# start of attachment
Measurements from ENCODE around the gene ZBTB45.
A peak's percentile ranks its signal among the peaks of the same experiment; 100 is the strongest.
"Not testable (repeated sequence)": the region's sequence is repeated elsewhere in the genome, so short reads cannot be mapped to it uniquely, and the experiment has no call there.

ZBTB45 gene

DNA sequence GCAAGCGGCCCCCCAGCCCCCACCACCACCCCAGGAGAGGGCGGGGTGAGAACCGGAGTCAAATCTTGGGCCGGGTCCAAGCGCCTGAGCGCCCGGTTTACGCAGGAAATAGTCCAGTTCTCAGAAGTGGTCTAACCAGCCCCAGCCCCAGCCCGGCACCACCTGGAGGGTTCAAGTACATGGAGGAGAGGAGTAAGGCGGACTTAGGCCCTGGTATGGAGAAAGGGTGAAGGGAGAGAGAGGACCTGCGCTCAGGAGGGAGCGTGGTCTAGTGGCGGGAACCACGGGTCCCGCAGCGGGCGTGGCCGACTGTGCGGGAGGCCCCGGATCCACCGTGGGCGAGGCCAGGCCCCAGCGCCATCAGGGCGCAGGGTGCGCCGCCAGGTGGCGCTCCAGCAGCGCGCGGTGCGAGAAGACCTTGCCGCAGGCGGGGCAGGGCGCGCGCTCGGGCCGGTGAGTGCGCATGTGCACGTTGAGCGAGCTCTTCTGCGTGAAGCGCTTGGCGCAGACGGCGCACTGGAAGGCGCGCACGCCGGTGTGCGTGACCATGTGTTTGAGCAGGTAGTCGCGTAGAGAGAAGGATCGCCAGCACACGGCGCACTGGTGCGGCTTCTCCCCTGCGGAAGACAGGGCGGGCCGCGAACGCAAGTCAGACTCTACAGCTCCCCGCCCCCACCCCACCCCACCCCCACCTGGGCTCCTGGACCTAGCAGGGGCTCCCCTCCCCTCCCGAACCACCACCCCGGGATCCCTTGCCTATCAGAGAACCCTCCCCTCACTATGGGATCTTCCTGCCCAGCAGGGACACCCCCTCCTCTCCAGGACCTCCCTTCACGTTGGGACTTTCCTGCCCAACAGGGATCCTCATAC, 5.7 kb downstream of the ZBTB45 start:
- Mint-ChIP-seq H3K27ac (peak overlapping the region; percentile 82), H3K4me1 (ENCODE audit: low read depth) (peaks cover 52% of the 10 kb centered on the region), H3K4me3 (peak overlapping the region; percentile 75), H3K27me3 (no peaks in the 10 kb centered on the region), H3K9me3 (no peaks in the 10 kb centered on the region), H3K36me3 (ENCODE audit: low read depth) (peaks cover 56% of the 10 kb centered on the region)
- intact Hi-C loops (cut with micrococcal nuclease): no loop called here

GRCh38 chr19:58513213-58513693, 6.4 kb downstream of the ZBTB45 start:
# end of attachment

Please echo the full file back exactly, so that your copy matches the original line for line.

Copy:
Measurements from ENCODE around the gene ZBTB45.
A peak's percentile ranks its signal among the peaks of the same experiment; 100 is the strongest.
"Not testable (repeated sequence)": the region's sequence is repeated elsewhere in the genome, so short reads cannot be mapped to it uniquely, and the experiment has no call there.

ZBTB45 gene

DNA sequence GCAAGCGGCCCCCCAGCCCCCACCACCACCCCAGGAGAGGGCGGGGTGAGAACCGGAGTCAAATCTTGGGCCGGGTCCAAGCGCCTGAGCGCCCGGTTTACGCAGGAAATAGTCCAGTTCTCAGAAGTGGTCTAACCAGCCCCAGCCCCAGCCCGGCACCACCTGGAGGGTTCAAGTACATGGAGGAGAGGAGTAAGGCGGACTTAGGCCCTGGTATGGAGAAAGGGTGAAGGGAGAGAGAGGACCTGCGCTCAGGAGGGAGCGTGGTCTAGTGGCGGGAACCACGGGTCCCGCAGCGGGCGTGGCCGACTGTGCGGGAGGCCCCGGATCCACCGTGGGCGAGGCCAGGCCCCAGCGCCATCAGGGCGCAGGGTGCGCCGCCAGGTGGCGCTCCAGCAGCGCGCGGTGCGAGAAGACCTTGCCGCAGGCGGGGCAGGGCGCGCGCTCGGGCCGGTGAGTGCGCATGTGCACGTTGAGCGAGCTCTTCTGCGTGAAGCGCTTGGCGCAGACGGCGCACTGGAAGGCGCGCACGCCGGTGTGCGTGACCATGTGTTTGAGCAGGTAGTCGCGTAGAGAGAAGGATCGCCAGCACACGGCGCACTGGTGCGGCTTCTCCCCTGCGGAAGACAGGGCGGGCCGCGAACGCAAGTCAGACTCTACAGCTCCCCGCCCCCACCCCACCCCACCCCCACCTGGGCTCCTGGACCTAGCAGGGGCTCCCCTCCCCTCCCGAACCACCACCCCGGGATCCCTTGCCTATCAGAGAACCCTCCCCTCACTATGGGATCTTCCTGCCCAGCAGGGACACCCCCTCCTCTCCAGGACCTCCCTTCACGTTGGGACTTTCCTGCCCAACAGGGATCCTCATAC, 5.7 kb downstream of the ZBTB45 start:
- Mint-ChIP-seq H3K27ac (peak overlapping the region; percentile 82), H3K4me1 (ENCODE audit: low read depth) (peaks cover 52% of the 10 kb centered on the region), H3K4me3 (peak overlapping the region; percentile 75), H3K27me3 (no peaks in the 10 kb centered on the region), H3K9me3 (no peaks in the 10 kb centered on the region), H3K36me3 (ENCODE audit: low read depth) (peaks cover 56% of the 10 kb centered on the region)
- intact Hi-C loops (cut with micrococcal nuclease): no loop called here

GRCh38 chr19:58513213-58513693, 6.4 kb downstream of the ZBTB45 start: